Quantum objects are not abstract entities. On the contrary, they are quite real, As such, individual quantum objects can be detected, manipulated and their characteristics analysed using the appropriate techniques.
Take the case of a single molecule adsorbed on a substrate. Scanning Tunneling Microscopy (STM) would reveal electron densities of molecular orbitals, could be used to control the charge state of the adsorbate, or to visualize bond formation between atoms and organic molecules. Energies and lifetimes of decaying quasi-stationary electronic states of individual molecules and nanostructures adsorbed on metal surfaces can be determined with Scanning Tunneling Spectroscopy (STS);
this information is nicely completed by Time-Resolved Two-Photon-Photoemission (TR-2PPE) studies of the dynamics of excited states at pristine and adsorbate coated surfaces.
But if the substrate is a metal, a serious challenge appears: the time the processes need to take place is reduced to femtoseconds.
For molecules adsorbed at metal surfaces, the coupling between the adsorbate-localized electronic states and the continuum of electronic states of the metal leads to the de-excitation of the molecule-localized excited state via one-electron energy-conserving transfer from the molecular orbital into the metal (this is called resonant electron transfer, RET), or via multi-electron relaxation. Usually these processes are extremely efficient resulting in an extremely short lifetime of the excited state. This femtosecond-scale lifetime harms the luminescence or surface reactivity, which evolve at much longer characteristic times, on the picosecond and even nanosecond timescales.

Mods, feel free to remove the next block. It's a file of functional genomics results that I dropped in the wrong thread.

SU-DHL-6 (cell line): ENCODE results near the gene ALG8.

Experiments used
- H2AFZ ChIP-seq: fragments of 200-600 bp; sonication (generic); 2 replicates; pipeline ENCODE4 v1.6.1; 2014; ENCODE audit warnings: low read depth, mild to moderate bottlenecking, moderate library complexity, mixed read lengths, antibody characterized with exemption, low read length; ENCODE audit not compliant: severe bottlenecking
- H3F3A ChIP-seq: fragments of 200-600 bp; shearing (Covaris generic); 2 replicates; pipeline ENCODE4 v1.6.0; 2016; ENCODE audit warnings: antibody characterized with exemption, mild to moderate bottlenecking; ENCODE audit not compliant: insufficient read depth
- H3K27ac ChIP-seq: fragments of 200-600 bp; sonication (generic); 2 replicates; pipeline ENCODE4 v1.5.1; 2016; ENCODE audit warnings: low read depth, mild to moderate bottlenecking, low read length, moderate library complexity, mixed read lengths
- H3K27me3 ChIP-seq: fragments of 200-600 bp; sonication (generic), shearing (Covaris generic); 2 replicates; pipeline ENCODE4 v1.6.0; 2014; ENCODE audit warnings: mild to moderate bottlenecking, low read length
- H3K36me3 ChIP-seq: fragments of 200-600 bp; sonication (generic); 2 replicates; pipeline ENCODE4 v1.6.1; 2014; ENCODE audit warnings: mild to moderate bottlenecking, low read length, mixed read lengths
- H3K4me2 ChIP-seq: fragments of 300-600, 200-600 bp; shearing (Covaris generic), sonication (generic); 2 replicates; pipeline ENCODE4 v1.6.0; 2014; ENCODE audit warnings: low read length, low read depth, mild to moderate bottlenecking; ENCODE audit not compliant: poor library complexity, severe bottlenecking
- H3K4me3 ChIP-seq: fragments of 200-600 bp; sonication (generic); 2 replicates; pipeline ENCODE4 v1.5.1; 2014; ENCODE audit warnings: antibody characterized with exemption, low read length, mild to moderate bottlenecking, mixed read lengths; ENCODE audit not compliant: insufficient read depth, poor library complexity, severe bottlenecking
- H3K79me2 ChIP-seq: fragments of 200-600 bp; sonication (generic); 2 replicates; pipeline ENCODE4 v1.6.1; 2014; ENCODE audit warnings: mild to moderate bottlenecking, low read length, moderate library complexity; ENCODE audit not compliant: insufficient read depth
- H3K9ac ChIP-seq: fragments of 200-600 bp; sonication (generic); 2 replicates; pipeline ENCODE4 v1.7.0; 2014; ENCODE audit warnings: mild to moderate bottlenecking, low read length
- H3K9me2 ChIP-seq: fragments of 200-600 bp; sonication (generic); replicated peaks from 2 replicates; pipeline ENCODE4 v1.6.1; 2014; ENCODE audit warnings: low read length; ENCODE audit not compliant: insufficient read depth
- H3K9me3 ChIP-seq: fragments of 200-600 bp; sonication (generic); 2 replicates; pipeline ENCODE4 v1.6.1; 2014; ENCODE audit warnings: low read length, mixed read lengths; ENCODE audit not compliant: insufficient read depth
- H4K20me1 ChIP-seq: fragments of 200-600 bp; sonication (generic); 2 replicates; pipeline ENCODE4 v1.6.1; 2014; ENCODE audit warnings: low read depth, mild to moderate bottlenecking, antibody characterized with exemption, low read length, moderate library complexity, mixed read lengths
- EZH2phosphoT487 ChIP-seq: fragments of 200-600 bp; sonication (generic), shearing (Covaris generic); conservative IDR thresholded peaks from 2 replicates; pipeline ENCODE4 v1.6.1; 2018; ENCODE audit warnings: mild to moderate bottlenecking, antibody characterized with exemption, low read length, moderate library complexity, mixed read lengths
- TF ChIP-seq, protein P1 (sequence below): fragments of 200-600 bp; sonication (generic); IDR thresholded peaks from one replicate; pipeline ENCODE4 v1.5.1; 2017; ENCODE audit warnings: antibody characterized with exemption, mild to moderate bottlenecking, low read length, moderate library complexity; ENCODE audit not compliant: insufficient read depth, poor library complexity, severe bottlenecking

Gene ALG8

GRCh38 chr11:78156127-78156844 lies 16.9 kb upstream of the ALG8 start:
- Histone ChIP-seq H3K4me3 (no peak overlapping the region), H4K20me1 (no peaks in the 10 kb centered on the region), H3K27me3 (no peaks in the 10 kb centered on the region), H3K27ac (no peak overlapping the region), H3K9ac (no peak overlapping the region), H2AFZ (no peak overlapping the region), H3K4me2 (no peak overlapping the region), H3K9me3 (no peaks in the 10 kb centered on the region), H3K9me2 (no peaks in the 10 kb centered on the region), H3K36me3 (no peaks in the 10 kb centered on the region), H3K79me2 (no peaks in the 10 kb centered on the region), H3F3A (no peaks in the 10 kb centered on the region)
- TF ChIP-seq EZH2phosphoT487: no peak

To understand RET, the most efficient mechanism because of its one-electron nature, is of particular importance for comprehending how molecules self-assembly at metal surfaces. To this end, a team of researchers has chosen 1 nitroethylene interacting with a free electron metal, Cu(100), and Cu(111) surfaces, characterized by their very different electronic structure, to model the ultrafast dynamics of RET from an adsorbed molecular anion into a metal substrate. The researchers find that a strong coupling with the metal surface turns the molecule-localized π* orbital into a resonance with femtosecond lifetime, and that many characteristics of the RET can be understood as resulting from the surface projected band structure.
This may sound familiar or, at least, not at all unexpected, but the scientists demonstrate that the decay of the molecule-localized resonance is a much more complex process. The arrangement of the atoms within the molecule, and the electronic properties of the molecule–metal interface lead to specific decay characteristics, importantly, with a pronounced anisotropy of the hot electron distribution in the metal resulting from the decay of the molecular π* resonance.
This finding is of particular relevance for such an active area of surface science as surface-supported organic networks. The strong anisotropy in the adsorbate/ substrate electronic coupling is of importance for their electronic and structural properties, which depend on indirect adsorbate–adsorbate interactions with the substrate. The results are also of interest for engineering the surface electronic structure, where the electronic surface state of the substrate is confined using organic adsorbates, and open a way to a rational design of hybrid metal/organic interfaces with tailored electronic properties.
Author: César Tomé López is a science writer and the editor of Mapping Ignorance
Disclaimer: Parts of this article may have been copied verbatim or almost verbatim from the referenced research papers.